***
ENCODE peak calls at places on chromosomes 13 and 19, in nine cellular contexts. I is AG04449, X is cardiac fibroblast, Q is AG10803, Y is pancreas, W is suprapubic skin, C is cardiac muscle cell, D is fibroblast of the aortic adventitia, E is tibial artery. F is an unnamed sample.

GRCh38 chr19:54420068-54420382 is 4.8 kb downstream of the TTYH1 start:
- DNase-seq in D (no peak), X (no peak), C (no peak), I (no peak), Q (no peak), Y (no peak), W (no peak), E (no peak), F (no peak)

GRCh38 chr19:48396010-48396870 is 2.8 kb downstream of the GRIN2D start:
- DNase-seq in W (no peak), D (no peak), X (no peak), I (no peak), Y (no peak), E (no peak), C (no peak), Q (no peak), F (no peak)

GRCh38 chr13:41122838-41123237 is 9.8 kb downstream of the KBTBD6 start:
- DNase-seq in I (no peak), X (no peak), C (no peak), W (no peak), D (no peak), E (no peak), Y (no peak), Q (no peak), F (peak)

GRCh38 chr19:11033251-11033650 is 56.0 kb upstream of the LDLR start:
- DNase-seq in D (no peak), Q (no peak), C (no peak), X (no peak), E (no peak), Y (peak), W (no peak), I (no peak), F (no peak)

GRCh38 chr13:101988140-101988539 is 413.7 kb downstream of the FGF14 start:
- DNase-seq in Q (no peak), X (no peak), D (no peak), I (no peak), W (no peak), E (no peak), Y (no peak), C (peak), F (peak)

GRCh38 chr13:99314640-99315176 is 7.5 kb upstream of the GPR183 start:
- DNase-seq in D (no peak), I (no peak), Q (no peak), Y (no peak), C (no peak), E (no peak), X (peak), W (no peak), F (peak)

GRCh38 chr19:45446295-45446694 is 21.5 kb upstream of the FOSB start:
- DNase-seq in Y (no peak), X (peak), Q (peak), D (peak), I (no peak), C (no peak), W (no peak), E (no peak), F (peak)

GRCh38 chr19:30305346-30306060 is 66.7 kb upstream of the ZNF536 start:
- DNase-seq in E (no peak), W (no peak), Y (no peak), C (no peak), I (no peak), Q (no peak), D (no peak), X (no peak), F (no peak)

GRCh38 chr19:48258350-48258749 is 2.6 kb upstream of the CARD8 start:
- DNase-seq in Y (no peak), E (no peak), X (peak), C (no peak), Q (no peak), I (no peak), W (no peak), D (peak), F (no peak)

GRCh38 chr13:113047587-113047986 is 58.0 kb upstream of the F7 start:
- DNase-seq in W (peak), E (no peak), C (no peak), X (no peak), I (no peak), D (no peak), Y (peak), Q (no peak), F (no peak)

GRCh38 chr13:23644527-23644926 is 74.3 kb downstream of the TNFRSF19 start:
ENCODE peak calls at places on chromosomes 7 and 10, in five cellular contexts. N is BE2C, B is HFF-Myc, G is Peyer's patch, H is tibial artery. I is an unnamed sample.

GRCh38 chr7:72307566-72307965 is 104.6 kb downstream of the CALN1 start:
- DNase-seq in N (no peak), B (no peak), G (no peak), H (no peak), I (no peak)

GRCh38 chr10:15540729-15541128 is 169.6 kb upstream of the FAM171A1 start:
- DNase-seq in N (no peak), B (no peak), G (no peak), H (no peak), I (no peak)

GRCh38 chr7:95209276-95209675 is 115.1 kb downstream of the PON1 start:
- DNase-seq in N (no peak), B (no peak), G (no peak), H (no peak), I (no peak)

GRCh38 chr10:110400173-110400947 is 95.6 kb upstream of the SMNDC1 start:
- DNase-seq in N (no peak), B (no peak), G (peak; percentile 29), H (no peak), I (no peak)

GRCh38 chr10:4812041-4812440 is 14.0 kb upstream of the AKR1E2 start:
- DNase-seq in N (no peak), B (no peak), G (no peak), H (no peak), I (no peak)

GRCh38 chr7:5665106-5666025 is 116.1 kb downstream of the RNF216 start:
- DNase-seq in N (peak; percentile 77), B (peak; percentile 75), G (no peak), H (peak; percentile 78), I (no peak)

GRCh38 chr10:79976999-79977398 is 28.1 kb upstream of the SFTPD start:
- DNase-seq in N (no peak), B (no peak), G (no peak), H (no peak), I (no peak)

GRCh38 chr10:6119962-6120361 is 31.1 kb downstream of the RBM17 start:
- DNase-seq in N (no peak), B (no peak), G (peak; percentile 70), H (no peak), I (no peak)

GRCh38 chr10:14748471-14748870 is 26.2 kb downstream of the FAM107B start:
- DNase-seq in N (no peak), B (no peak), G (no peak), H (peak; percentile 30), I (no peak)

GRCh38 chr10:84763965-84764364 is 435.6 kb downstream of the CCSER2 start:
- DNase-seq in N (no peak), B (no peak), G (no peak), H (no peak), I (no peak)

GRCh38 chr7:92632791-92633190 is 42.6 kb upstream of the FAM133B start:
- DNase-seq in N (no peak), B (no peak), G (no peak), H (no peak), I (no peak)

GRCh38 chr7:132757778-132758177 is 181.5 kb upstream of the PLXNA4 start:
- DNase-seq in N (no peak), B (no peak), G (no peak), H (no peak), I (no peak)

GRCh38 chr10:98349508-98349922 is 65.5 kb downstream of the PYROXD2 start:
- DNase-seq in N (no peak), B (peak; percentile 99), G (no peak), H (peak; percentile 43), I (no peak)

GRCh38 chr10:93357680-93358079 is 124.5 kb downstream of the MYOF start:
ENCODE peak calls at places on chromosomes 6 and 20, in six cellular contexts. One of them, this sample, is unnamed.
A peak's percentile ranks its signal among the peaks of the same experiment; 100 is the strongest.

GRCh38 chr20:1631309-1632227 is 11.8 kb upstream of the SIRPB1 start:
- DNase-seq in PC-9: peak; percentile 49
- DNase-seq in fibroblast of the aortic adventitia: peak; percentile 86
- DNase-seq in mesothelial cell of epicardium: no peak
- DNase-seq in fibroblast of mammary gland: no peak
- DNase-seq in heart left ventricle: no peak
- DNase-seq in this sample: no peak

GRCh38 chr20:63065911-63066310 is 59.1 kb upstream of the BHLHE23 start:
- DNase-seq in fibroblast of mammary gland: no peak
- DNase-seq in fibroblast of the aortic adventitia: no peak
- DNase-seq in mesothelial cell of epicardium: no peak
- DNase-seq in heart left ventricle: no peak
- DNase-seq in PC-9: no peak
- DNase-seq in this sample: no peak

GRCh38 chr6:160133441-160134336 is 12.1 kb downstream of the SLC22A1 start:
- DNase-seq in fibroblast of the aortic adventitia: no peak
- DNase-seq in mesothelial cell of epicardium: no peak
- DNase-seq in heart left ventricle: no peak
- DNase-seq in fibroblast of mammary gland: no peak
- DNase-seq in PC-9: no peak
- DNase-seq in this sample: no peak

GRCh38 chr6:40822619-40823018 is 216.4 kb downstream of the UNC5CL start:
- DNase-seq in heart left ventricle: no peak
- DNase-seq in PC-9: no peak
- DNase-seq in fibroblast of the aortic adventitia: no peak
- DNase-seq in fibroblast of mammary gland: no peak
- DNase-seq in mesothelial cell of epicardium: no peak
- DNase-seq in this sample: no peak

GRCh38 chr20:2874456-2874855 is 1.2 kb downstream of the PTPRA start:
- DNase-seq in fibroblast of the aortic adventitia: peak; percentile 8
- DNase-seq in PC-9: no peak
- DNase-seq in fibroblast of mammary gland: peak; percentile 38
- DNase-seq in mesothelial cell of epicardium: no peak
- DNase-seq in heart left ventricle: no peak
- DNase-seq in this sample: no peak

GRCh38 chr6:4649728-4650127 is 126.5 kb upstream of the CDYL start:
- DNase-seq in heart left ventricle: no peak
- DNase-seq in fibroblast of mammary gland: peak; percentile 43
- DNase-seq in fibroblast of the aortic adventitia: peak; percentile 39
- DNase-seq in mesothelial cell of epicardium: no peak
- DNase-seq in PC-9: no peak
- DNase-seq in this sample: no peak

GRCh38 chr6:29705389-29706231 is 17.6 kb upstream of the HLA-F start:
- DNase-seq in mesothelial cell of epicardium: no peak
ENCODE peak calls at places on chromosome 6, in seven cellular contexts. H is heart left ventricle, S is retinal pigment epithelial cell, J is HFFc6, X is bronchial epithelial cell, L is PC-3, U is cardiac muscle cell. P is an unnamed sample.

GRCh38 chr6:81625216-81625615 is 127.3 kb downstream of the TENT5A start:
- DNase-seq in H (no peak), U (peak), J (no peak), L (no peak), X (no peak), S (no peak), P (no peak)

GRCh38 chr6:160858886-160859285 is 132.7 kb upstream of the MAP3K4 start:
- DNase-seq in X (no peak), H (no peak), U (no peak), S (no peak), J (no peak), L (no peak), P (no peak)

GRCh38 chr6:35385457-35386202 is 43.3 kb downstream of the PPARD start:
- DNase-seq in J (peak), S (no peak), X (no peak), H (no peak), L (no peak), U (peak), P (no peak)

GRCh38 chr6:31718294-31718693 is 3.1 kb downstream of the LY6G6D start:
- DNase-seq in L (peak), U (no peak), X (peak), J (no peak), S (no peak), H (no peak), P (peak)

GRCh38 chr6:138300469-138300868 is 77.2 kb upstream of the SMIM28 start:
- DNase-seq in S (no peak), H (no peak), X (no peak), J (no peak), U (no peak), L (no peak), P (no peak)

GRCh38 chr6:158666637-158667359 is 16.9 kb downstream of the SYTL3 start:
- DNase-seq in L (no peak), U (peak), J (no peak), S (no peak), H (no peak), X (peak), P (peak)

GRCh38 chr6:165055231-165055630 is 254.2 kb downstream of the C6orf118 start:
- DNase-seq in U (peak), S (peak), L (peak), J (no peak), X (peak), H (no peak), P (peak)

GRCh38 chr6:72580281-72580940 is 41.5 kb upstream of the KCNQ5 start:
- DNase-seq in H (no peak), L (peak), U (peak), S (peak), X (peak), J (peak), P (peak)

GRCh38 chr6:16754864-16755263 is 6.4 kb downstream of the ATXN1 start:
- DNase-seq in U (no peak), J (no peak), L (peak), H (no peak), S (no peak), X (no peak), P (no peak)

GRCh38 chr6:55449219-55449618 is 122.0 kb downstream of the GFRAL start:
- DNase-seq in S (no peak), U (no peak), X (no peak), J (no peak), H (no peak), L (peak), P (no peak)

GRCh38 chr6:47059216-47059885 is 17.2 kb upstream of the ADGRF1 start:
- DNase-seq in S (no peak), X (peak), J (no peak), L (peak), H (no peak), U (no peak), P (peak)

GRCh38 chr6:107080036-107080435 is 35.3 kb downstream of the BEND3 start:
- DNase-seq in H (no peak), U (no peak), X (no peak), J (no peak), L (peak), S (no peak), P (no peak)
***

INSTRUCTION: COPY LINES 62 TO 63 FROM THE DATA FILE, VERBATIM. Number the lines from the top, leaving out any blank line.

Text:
- DNase-seq in fibroblast of the aortic adventitia: no peak
- DNase-seq in mesothelial cell of epicardium: no peak